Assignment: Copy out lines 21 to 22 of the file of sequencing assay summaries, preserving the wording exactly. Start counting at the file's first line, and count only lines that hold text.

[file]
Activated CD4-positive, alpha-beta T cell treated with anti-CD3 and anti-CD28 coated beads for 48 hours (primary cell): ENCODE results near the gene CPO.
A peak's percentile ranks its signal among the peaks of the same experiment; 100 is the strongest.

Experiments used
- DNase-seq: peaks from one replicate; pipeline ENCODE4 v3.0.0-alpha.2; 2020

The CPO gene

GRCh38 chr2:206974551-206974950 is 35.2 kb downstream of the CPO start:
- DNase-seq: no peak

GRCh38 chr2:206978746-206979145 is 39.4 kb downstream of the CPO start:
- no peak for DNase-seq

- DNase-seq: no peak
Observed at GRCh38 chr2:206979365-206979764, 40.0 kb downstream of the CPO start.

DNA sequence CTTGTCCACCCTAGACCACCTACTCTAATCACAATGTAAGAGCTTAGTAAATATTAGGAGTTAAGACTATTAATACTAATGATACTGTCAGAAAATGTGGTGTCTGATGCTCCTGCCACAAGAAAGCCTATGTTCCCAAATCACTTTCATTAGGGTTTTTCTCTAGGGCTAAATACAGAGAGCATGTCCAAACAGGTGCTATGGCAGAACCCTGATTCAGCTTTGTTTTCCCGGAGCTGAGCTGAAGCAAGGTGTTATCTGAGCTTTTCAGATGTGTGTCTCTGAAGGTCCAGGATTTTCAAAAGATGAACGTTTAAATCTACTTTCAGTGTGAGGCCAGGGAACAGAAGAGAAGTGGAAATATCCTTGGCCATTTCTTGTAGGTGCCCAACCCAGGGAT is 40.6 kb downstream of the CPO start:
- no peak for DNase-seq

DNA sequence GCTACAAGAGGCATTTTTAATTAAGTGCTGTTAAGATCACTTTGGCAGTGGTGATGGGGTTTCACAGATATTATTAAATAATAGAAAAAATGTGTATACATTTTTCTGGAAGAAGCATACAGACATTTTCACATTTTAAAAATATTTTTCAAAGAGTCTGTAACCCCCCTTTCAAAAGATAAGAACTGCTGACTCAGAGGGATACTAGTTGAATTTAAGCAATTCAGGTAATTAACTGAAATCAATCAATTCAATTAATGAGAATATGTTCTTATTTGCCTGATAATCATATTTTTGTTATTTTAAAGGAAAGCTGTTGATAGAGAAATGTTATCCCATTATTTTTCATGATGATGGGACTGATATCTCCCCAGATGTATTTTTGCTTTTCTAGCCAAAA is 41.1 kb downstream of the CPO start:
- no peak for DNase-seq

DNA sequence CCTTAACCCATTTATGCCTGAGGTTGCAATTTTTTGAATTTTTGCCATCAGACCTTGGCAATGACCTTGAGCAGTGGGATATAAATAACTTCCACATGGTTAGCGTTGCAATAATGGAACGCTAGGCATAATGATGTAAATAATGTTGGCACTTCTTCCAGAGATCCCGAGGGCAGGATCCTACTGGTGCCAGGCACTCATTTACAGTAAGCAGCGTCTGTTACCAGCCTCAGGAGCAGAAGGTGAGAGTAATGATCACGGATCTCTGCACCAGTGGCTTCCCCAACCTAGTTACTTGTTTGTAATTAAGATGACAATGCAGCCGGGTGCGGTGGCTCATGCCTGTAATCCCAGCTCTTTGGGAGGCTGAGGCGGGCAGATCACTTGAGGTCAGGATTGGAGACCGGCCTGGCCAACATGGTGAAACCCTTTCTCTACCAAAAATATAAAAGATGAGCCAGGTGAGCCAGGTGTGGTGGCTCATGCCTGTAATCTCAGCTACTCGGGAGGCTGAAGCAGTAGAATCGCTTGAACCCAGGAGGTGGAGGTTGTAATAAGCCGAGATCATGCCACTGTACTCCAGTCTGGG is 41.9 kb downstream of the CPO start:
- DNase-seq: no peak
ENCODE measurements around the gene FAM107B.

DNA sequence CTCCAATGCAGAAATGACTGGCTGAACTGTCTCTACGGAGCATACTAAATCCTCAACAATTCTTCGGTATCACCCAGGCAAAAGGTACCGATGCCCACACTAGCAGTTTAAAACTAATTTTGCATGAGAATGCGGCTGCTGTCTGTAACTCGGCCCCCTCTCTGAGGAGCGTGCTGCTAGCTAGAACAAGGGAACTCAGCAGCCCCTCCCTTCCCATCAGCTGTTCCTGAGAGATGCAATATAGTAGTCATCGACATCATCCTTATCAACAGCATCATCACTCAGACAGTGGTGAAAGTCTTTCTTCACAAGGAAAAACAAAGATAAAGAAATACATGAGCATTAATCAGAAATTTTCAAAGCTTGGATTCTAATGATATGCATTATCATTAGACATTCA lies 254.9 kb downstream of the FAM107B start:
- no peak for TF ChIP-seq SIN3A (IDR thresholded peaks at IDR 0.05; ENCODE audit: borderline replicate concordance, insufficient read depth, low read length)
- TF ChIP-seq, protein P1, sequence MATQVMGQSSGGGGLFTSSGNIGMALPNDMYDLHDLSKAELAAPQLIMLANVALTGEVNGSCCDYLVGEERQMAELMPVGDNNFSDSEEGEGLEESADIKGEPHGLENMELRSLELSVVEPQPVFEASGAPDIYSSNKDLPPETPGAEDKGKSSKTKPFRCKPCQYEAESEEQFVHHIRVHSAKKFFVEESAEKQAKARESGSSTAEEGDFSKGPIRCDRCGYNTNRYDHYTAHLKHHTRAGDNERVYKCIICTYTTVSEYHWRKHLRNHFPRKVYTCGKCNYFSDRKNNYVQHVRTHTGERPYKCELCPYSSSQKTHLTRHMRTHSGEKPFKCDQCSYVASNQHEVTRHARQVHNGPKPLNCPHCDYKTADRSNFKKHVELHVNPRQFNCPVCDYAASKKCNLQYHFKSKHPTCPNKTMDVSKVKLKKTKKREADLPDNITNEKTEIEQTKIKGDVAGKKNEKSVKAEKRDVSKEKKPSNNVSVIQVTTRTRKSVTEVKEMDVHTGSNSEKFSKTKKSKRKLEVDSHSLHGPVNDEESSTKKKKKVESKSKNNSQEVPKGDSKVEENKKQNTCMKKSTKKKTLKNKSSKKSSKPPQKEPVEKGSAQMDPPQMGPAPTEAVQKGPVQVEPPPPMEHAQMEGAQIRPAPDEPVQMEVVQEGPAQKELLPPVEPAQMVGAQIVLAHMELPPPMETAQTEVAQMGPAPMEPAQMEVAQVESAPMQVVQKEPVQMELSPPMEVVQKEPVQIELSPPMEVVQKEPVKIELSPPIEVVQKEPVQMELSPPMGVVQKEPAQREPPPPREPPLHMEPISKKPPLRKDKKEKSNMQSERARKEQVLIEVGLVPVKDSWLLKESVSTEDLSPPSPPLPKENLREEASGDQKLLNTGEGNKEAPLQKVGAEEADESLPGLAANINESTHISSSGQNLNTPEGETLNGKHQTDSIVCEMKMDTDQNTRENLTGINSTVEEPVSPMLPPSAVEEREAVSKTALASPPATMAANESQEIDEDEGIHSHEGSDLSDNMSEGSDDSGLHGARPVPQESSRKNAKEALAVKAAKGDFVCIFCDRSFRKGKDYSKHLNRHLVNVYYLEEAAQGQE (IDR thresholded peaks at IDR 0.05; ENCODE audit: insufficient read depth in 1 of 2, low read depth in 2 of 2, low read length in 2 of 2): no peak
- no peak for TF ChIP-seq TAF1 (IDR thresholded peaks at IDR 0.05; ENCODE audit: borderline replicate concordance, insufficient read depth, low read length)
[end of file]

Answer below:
- TF ChIP-seq, protein P1, sequence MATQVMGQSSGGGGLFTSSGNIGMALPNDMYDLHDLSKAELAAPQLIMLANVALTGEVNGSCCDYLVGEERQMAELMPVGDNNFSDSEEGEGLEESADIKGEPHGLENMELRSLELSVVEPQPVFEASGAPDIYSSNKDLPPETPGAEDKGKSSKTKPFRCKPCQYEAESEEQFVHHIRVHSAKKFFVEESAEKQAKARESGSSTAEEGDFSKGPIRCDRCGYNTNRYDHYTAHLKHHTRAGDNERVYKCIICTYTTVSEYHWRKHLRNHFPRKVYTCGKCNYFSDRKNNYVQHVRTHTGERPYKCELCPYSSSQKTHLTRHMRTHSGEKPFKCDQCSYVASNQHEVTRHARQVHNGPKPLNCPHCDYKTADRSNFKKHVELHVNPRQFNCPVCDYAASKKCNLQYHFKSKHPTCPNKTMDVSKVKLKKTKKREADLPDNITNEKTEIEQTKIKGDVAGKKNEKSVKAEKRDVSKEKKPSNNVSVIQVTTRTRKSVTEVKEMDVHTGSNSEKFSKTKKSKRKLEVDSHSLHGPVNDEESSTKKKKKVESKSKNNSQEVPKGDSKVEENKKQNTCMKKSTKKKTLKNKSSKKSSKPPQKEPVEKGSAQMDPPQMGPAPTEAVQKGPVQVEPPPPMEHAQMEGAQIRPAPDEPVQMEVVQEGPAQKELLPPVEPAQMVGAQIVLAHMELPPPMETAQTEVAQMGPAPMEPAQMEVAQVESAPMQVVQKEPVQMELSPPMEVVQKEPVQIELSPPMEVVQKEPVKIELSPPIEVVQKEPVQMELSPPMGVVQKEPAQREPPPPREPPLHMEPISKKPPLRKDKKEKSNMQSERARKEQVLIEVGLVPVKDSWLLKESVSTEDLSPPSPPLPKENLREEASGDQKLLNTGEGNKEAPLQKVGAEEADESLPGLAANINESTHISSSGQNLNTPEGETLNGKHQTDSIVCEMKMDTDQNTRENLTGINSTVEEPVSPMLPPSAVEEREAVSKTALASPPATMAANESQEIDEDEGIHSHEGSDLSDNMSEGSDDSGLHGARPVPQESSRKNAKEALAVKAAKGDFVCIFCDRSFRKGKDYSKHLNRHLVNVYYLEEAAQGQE (IDR thresholded peaks at IDR 0.05; ENCODE audit: insufficient read depth in 1 of 2, low read depth in 2 of 2, low read length in 2 of 2): no peak
- no peak for TF ChIP-seq TAF1 (IDR thresholded peaks at IDR 0.05; ENCODE audit: borderline replicate concordance, insufficient read depth, low read length)